HomeGroup: A practical guide to domestic bliss with Windows 7
By Warren Rumak
| Last updated about 23 hours ago
I got married last summer. One of the great things about being married is that because so many people have done it, you never have to look far for good advice on building a successful marriage. One thing you hear a lot from family and friends is on the subject of sharing, and how bringing your lives together in happiness and harmony is vital, as is retaining your own individuality and vitality.
This, naturally, got me thinking about file and printer sharing... and to this:
... but... it's there!! I swear! Arrrgh! *twitch*
Perhaps you've had the misfortune of seeing this error message, even though you know full well that Mr. Lappy is connected to the local network. Windows file sharing problems have been an ongoing topic in the Ars OpenForum
as long as they've been around. Configuring file and printer sharing, working with multiple users, or even something as basic as getting two machines to find and connect to each other, has long been an exercise in frustration. The problem became even more obvious with Windows Vista: You could look at the clever new "network map" and reliably see your Xbox 360, your wireless router, your Windows logo-compatible network printers and so on, but your actual computers may or may not show up, and clicking on their icon to connect to them may or may not actually work. And that's just file sharing! If you want to use a printer attached to another computer, there are several steps involved, including trips through numerous dialog boxes, driver installation, and altogether too much hassle. You've got to work at it (and maybe be a bit lucky) to get everything running smoothly.
(In other words, it's just like marriage, right?)
I'm sure it's just a coincidence, but Windows 7 shipped around the same time I got married, and it includes a fascinating new technology called HomeGroup. Its goal is really simple: get all your home computers sharing documents, media, and printers with each other, in a way that is both secure and straightforward. But Microsoft also has a deeper aim here: they're trying to finally kill off the decrepit NetBIOS technology that's at the heart of most Windows sharing problems.
So let's have a look at HomeGroup and the technologies involved that make it work. And just to keep things interesting, we'll compare HomeGroup with what Mac OS X offers.
HomeGroup in Windows 7 is the fruition of an idea that'd been around at Microsoft at least as far back as 2002. During the Longhorn development cycle, the Windows development team designed a home-focused network technology called "Castles." The name, which was derived from the late-Middles Ages English saying, "A man's house is his castle," contrasts nicely with the "Domain" model that forms the basis of most business networks. The underlying technology between them was largely the same, but unlike a Windows Domain, a Castle environment would not require a dedicated Windows Server installation with a domain controller, and user accounts would be synchronized between machines.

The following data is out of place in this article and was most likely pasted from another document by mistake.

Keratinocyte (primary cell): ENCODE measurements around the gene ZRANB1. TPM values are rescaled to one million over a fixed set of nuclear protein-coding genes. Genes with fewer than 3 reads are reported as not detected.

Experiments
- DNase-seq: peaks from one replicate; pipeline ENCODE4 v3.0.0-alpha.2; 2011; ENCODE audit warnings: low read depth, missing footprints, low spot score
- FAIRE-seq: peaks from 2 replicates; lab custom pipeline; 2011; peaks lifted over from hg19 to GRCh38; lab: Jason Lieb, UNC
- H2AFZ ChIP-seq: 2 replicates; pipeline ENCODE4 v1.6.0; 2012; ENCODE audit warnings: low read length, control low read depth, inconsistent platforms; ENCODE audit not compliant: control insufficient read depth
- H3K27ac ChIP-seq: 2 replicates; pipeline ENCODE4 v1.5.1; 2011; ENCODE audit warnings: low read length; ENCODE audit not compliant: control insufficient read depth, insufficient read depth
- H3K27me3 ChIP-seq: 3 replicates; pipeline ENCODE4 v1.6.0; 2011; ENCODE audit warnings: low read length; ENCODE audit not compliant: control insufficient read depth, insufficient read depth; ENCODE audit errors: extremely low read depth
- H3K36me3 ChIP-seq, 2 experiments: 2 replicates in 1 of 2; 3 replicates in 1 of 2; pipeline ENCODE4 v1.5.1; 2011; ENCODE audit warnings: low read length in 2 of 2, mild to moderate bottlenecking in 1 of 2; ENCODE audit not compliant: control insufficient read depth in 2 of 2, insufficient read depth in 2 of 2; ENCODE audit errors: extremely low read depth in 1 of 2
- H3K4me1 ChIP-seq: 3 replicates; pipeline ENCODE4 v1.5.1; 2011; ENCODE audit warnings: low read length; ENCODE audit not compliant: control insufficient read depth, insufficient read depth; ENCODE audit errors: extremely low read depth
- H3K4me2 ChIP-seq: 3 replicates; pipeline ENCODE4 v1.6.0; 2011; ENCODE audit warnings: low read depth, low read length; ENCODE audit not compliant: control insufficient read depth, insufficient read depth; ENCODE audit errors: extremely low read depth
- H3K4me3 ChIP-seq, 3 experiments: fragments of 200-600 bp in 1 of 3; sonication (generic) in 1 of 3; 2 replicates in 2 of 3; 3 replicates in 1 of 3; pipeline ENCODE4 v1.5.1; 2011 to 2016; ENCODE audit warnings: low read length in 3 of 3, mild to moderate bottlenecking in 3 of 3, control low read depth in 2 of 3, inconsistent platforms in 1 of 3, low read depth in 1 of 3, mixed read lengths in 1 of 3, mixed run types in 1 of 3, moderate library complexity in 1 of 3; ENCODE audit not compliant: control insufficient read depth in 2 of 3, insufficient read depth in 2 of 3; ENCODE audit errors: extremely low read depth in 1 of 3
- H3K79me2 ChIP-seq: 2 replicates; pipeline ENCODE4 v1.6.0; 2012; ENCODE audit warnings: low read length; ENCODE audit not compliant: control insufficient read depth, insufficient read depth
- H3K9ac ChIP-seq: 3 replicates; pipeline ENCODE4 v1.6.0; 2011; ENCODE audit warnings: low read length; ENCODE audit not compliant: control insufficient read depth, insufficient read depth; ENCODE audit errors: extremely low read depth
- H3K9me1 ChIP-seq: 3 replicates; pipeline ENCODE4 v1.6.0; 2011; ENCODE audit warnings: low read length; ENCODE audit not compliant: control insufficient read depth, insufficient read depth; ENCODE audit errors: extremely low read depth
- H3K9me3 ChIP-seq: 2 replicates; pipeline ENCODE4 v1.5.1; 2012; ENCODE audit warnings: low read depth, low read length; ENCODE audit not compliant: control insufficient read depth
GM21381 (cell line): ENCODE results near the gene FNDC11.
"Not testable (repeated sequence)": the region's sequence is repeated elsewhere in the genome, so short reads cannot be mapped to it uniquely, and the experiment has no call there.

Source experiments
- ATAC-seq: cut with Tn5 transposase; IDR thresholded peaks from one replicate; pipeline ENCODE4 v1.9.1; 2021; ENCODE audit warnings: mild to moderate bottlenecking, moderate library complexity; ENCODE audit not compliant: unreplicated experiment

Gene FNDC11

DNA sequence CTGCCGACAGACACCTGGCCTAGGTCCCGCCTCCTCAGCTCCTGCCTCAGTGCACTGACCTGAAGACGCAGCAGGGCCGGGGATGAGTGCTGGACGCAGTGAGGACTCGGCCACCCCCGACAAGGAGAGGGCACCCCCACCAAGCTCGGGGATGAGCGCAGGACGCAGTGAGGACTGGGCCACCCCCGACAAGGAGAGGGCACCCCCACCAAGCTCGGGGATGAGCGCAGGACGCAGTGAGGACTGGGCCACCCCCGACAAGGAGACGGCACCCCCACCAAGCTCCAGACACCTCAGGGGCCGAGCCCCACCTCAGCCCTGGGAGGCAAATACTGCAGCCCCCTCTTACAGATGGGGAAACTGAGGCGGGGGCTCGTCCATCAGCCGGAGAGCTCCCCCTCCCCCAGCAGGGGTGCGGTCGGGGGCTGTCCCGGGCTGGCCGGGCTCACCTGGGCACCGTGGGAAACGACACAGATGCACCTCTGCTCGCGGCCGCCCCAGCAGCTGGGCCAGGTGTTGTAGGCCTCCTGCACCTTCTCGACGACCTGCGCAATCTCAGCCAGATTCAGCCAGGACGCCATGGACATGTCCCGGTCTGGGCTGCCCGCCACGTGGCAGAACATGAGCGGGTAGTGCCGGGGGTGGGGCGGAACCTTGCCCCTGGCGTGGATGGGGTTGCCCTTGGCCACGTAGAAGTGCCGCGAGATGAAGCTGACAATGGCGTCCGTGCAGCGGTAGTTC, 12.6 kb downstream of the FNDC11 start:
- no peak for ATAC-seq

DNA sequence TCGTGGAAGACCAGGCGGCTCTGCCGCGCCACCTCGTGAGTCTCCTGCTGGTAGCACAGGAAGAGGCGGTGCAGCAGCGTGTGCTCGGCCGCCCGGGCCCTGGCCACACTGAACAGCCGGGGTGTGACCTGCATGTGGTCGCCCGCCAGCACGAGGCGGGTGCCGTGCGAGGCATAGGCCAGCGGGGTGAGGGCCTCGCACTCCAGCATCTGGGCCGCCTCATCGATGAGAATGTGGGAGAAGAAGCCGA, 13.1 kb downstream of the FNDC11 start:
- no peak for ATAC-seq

The ambitions of Castle's designers were as lofty as the rest of the Longhorn team: Windows Update patch distribution and automatic replication of application installs to every computer were both "we'll do it in version 2" features. With the Longhorn development reset in late 2004, the Castle technology and all these ideas disappeared. I think this is for the best. The assumption at the time is that a house might have 2-3 computers that all family members would share. This approach probably sounded good on paper in 2002 and 2003 as the technology was being developed, but nowadays, people living in a house together have "their" computer that only they use. They have some files that they may want to share with everyone else, and other files they don't. The Castle approach would've caused more problems than it solved.
By the time 2005 was underway, Microsoft had already been working on tackling the issue of discovering devices and sharing media over the local network. You name it: wireless access points, network-connected printers, set-top boxes, game consoles—Microsoft had a solution ready to go. Windows Connect Now allowed a computer running XP Service Pack 2 or later to locate and configure a wireless access point; the proprietary Universal Plug and Play protocol (and more recently, Device Profile for Web Services) allows any other type of device to be found and communicated with. The Peer Name Resolution Protocol provides a way for machines on a network to find each other by name without requiring a DNS server or relying on older NetBIOS technology. All of this technology was established by the time Windows Vista came out, and it gave Microsoft all the pieces it needed to make building a local peer-to-peer network really straightforward.
The end result is actually a lot better than Castle's designers could've imagined. Instead of shoehorning the Windows Domain model into a home environment as was originally envisioned, HomeGroup is a fairly simple protocol that is built atop a stack of other technologies that are already in use for connecting devices together. We'll get into the details of that technology later, but first, let's look at the user interface.
The HomeGroup User Interface
With a few exceptions, all setup and configuration of HomeGroup is done inside Windows Explorer. The revised left-hand pane in Explorer is split into five sections; HomeGroup is one of them. It's straightforward enough that you don't have to do anything other than say which of your four Libraries you want to share, and whether you want to also share your printers.